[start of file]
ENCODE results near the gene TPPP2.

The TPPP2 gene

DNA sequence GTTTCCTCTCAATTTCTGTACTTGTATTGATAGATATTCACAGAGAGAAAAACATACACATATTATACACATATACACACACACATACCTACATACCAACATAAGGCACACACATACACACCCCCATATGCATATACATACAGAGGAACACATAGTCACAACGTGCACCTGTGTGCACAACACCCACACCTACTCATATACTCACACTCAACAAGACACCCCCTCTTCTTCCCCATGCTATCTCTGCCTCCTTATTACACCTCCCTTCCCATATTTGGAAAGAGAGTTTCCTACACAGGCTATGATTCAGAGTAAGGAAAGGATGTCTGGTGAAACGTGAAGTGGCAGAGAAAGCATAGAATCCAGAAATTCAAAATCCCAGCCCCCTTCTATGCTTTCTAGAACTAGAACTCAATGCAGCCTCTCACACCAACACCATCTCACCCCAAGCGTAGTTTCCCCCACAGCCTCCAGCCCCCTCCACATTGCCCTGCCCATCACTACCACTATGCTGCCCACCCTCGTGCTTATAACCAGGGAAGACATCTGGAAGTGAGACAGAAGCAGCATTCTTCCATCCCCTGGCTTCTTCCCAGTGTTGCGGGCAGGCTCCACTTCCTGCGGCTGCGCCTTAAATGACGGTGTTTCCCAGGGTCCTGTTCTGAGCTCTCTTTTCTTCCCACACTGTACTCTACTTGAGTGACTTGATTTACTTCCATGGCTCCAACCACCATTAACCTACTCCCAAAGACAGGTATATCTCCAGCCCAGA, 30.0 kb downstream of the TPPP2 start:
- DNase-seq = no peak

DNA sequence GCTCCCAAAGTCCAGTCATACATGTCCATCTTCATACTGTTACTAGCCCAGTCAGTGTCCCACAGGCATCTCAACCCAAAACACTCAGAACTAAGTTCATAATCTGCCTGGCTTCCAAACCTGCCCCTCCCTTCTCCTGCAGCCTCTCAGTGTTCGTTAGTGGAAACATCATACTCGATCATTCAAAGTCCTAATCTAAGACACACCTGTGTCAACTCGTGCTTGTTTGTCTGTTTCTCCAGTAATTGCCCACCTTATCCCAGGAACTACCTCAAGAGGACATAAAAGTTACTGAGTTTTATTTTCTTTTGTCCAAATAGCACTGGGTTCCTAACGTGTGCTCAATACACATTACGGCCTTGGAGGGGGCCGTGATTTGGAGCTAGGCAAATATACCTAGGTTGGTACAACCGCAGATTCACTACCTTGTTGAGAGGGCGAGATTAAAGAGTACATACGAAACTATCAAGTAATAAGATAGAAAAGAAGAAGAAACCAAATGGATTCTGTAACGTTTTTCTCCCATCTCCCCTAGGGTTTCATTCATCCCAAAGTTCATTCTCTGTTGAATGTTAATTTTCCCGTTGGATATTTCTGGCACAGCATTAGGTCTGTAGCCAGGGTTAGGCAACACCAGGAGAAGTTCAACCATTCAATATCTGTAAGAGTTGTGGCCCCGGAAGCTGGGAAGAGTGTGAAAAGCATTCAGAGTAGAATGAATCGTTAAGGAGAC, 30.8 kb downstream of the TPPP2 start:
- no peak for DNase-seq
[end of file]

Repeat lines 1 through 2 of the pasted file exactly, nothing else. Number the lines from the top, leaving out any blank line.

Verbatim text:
ENCODE results near the gene TPPP2.

The TPPP2 gene